The Chronicle of Higher Education – based in Washington, D.C. – proudly states that it is the major news service serving the United States academic world. That may well be, but early last year, an article written by Dr. Mikita Brottman, 45, a professor of humanities at the Maryland Institute College of Art, appeared in the Chronicle extolling a show at the University of Maryland-Baltimore County. It was titled, Psychic Projections/Photographic Impressions: Paranormal Photographs from the Jule Eisenbud Collection on Ted Serios. This was a display of some 60 examples of how rationality can be easily abandoned when a sufficiently attractive woo-woo subject is brought up and dignified by such individuals, colleges, and media outlets.
Note, first: the title of the show clearly stated that these photographs were paranormal in nature, not “claimed” or “purported” or “possibly,” but that they are “psychic.” No modifiers. The story behind this strange exhibit began back in the early 1960s, and involved two major actors.
The first actor involved here was Theodore (Ted) Judd Serios [1918-2006], an unemployed bellhop from Chicago who discovered a great trick: he would have a Polaroid Instamatic camera – remember them? – aimed at his forehead while he held a small tube of black paper in his fingers, pointed – up close – into the lens. Then, while wildly snapping the fingers of his free hand, he would instruct the person holding the camera to release the shutter and hand over the result, which he called a “thoughtograph.” These were most often blank or black, but occasionally a fuzzy image would be seen that could be interpreted many different ways – can you say “pareidolia”? – and on rare occasions a relatively clear and identifiable image showed up.
The second actor we have in this drama is Dr. Jule Eisenbud [1908-1999], a clinical professor of psychiatry at the University of Colorado Medical School and a charter member of the Parapsychological Association, among other distinctions, who gleefully embraced the Serios “miracles” as genuine. He had already written extensively on ESP, PK, and other claimed psi phenomena, and accepted them all as proven facts, so he and Ted got along just fine…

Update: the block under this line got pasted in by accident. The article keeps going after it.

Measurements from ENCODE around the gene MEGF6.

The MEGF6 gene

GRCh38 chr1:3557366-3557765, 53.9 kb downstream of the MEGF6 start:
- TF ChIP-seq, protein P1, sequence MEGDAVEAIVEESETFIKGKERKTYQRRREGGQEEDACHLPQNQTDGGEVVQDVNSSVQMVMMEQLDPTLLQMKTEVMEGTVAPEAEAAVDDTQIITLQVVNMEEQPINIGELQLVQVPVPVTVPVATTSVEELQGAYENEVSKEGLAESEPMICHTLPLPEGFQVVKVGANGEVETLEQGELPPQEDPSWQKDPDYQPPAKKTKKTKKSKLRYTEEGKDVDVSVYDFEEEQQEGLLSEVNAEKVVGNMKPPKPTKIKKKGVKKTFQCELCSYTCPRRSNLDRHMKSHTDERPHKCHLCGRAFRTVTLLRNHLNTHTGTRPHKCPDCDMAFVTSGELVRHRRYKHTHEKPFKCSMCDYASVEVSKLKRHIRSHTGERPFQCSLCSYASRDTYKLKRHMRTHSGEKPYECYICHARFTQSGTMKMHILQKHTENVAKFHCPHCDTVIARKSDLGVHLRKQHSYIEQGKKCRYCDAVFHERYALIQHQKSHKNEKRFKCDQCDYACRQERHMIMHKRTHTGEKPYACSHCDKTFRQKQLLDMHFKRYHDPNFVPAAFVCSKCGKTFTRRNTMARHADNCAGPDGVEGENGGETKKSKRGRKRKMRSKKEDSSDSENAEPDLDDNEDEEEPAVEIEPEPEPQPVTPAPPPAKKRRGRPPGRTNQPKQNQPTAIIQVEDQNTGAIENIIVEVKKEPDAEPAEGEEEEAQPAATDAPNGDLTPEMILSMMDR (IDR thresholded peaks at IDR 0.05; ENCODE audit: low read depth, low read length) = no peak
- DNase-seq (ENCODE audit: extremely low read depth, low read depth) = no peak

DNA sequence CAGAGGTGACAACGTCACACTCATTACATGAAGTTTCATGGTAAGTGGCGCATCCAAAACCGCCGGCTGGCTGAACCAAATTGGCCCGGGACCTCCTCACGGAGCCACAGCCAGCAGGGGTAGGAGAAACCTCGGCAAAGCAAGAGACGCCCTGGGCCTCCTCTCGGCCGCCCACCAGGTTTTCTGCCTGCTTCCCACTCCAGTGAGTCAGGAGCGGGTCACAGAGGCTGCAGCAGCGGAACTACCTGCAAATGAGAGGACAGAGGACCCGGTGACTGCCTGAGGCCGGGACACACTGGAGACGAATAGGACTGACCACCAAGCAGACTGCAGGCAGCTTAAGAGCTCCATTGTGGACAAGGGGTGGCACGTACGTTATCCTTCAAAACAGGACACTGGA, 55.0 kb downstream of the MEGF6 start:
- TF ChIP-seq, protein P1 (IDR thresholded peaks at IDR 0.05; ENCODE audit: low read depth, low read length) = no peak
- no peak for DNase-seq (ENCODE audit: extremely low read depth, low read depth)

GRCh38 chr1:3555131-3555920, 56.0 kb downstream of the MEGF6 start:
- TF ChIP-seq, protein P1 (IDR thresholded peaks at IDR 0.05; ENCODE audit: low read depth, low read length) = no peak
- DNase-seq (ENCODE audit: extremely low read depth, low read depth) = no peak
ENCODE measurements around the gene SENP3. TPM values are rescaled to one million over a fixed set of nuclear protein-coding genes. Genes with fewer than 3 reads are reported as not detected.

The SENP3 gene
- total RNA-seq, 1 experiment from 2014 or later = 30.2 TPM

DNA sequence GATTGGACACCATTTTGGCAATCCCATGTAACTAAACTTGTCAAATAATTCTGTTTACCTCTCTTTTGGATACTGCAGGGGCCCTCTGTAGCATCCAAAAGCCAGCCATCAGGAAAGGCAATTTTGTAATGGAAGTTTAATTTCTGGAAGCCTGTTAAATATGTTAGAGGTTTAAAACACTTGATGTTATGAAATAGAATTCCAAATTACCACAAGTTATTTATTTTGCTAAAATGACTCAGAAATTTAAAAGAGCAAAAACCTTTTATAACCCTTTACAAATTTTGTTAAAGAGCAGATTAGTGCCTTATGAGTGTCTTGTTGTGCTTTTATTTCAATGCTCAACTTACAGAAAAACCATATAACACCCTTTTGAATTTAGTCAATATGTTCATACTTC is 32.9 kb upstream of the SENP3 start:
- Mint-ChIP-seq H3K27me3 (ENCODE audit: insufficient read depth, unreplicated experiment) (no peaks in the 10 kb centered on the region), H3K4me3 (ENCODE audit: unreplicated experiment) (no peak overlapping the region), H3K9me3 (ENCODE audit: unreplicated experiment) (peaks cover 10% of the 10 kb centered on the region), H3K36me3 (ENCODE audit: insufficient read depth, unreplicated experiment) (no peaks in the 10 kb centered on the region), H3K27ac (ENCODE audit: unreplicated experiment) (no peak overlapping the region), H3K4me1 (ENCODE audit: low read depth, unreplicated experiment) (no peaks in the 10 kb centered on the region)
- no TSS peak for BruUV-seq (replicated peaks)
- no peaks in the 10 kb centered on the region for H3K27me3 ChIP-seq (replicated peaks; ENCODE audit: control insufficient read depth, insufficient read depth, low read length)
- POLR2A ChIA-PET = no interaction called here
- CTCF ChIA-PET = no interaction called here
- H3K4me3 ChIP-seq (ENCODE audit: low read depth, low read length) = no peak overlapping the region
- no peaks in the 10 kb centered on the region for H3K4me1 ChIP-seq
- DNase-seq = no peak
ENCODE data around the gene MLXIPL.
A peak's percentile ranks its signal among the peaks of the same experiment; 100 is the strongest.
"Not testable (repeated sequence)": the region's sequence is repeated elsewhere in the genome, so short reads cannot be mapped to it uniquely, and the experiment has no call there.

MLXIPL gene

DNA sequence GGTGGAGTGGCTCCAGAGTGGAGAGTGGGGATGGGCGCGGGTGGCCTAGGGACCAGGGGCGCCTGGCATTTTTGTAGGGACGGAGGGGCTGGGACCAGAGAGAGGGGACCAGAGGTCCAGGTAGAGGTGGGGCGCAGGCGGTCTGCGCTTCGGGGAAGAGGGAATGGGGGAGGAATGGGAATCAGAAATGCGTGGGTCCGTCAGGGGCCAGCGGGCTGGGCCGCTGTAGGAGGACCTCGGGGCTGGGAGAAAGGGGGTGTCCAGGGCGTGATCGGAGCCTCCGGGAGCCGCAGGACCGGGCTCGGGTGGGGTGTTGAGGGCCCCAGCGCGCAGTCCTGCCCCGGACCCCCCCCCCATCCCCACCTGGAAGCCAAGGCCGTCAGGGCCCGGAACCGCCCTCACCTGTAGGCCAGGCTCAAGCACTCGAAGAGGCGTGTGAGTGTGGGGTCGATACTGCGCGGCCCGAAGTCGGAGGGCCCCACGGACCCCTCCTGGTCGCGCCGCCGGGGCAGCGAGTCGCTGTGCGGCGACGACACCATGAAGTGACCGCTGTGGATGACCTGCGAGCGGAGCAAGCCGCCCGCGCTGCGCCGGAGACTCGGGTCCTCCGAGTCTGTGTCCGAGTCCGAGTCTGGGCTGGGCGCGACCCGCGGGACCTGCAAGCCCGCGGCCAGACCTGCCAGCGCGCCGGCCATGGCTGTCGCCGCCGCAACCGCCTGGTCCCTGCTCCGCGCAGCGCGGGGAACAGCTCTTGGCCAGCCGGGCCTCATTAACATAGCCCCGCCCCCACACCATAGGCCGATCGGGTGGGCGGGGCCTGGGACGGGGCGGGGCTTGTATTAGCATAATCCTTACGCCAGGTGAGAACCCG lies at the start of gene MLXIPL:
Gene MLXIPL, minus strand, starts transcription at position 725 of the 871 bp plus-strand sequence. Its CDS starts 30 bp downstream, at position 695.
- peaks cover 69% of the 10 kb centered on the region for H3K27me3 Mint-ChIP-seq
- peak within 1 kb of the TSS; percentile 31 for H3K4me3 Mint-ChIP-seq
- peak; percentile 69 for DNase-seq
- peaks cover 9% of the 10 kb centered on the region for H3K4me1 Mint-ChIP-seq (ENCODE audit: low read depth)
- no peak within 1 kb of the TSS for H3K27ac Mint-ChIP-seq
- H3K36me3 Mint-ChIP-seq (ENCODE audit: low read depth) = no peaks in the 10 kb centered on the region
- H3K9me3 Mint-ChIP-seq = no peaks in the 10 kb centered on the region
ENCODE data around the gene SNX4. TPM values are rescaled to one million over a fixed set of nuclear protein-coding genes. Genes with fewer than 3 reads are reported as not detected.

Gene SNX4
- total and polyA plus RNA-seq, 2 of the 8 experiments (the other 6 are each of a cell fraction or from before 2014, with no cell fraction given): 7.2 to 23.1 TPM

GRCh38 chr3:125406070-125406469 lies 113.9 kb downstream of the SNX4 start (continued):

Serios’ method for his trick was quite simple: the small black tube – about ½” in diameter and 1¼” in length – concealed a smaller slide-in tube that had a simple positive lens* at one end, and a tiny transparency at the other – exactly the same as the keychain attachments widely available in those days in which the owner could view Marilyn Monroe or a baseball star – depending on immediate needs… The focal length of the lens was the length of the tube.
Held to the Polaroid camera’s lens with the announced intention of concentrating the “thought waves” of the holder, it projected its picture onto the film when the exposure was made.
In my book Flim-Flam!  I devoted six pages – 222 to 227 – to the Serios/Eisenbud matter, providing a thorough exposure and diagrams of the methodology of the trick, though I thought that to be too much space for such a trivial and transparent hoax. Then the Chronicle of Higher Education – for whatever reason – brought attention back to the matter. Author Brottman showed clearly that she accepted uncritically as true, everything that Eisenbud wrote or said about these silly photos, and even mentioned that the exhibit had “…a short film of Eisenbud debating aspects of the Serios phenomenon with detractors.”